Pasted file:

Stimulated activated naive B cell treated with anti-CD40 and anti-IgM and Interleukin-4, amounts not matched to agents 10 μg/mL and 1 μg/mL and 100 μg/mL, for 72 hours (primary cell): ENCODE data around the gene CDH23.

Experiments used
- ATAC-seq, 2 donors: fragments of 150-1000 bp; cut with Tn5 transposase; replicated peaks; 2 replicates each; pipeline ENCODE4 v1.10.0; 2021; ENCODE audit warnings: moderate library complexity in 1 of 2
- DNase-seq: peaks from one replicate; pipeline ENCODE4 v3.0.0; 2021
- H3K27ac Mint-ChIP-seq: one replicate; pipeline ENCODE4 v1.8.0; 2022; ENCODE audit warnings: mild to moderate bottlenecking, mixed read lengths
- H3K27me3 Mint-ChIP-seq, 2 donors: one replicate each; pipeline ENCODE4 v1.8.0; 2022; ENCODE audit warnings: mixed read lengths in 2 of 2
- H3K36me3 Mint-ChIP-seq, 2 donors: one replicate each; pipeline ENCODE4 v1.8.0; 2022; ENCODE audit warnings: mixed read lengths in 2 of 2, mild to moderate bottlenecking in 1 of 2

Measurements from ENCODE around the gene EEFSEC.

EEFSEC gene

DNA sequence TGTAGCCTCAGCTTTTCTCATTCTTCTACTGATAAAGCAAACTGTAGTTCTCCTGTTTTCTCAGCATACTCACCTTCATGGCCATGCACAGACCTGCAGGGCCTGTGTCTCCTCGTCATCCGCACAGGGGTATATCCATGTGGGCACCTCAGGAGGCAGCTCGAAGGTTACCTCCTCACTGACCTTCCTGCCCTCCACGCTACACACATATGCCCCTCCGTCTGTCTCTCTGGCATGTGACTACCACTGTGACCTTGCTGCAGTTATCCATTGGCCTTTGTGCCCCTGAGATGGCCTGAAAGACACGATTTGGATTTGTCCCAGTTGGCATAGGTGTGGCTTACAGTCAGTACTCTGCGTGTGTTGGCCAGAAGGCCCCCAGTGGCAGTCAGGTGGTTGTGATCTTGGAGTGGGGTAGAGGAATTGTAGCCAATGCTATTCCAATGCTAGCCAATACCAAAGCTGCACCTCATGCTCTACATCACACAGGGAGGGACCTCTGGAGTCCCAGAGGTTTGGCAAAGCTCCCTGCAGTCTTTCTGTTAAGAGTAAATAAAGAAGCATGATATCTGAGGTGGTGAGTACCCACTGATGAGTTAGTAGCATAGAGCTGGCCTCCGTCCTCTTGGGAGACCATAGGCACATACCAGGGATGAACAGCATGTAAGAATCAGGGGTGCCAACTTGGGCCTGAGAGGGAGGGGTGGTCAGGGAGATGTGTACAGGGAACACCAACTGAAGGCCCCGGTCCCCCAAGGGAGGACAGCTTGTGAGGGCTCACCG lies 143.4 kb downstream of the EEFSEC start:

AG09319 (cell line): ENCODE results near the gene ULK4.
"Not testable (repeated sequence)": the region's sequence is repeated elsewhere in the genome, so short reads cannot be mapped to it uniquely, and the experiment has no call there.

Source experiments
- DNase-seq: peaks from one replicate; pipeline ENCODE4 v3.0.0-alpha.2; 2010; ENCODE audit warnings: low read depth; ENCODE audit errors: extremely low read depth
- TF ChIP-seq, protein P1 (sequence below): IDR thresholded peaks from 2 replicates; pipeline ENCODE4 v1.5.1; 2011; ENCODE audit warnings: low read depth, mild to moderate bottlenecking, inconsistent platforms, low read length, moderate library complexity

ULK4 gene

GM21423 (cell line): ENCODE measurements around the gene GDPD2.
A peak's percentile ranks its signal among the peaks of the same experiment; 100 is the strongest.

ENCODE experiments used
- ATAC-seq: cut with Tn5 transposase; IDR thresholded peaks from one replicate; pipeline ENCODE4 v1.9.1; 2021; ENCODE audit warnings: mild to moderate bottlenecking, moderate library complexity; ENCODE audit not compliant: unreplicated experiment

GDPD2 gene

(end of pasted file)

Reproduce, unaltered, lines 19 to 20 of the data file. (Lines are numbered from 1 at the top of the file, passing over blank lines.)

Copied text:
ENCODE experiments used
- ATAC-seq: cut with Tn5 transposase; IDR thresholded peaks from one replicate; pipeline ENCODE4 v1.9.1; 2021; ENCODE audit warnings: mild to moderate bottlenecking, moderate library complexity; ENCODE audit not compliant: unreplicated experiment